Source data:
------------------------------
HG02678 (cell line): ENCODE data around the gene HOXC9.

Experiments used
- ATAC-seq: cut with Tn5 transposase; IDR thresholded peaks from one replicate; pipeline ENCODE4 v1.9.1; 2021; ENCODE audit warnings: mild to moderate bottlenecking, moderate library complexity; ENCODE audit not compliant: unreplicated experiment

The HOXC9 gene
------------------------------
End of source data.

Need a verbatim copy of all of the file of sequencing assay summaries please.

HG02678 (cell line): ENCODE data around the gene HOXC9.

Experiments used
- ATAC-seq: cut with Tn5 transposase; IDR thresholded peaks from one replicate; pipeline ENCODE4 v1.9.1; 2021; ENCODE audit warnings: mild to moderate bottlenecking, moderate library complexity; ENCODE audit not compliant: unreplicated experiment

The HOXC9 gene